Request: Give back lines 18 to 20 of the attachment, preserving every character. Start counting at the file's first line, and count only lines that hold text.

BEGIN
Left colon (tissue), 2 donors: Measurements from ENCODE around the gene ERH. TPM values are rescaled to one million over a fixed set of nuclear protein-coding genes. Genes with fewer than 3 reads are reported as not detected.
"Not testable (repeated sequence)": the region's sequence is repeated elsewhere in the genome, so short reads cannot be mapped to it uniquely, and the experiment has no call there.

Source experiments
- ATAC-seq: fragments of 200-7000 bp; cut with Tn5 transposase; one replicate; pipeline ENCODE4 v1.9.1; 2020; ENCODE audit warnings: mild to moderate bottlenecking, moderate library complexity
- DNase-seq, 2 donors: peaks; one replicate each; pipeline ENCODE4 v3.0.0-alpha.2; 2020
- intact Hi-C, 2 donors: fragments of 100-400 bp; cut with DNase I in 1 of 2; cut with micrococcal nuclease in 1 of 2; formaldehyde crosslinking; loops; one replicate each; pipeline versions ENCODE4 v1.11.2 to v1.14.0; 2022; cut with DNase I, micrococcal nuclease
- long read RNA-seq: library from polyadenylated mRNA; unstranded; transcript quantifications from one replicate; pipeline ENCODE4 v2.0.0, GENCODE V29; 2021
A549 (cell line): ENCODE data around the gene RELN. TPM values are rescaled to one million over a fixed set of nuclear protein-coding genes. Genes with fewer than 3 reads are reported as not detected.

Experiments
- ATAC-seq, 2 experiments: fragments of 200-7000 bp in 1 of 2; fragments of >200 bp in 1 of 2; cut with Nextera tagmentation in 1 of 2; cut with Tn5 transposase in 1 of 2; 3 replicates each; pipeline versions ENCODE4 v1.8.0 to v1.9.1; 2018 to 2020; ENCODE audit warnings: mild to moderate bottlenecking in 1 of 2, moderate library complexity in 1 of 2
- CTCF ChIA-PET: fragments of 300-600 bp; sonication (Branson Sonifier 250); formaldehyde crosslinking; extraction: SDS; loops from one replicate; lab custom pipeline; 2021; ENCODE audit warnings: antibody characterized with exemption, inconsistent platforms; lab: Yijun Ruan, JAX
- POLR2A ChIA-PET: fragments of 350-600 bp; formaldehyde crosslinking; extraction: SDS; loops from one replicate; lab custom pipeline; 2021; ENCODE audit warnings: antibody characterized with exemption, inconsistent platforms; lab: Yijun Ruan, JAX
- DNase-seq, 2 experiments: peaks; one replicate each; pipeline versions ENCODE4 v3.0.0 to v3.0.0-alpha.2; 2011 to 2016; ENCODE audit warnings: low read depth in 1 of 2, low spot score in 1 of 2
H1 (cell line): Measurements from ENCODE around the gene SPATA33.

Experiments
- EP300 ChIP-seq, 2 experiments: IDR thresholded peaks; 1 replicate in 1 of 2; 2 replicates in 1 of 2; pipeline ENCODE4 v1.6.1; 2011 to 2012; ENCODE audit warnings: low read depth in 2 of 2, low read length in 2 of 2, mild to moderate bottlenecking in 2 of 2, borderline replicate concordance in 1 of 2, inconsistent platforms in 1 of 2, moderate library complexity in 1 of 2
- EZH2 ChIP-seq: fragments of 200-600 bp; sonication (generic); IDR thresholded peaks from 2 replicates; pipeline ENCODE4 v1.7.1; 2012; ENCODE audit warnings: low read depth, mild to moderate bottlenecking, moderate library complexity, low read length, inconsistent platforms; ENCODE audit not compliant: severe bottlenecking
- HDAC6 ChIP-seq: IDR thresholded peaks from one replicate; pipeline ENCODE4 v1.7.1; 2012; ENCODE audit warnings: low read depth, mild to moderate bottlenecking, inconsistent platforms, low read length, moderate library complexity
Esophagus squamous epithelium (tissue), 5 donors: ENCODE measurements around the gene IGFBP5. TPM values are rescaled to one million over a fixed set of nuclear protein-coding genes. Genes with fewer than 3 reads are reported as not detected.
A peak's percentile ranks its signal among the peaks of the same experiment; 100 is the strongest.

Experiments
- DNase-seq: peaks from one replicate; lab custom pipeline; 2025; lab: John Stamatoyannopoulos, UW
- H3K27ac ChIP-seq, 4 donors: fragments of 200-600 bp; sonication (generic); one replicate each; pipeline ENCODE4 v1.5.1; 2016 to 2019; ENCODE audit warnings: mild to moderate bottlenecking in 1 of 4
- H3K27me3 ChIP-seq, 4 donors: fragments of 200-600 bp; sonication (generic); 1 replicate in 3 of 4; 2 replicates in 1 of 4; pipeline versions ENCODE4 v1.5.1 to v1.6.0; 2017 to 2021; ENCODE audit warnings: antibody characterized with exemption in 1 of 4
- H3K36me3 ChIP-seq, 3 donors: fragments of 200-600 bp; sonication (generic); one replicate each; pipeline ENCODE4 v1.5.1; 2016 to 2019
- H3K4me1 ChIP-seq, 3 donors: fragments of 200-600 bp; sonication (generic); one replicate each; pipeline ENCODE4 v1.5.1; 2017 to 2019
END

- HDAC6 ChIP-seq: IDR thresholded peaks from one replicate; pipeline ENCODE4 v1.7.1; 2012; ENCODE audit warnings: low read depth, mild to moderate bottlenecking, inconsistent platforms, low read length, moderate library complexity
Esophagus squamous epithelium (tissue), 5 donors: ENCODE measurements around the gene IGFBP5. TPM values are rescaled to one million over a fixed set of nuclear protein-coding genes. Genes with fewer than 3 reads are reported as not detected.
A peak's percentile ranks its signal among the peaks of the same experiment; 100 is the strongest.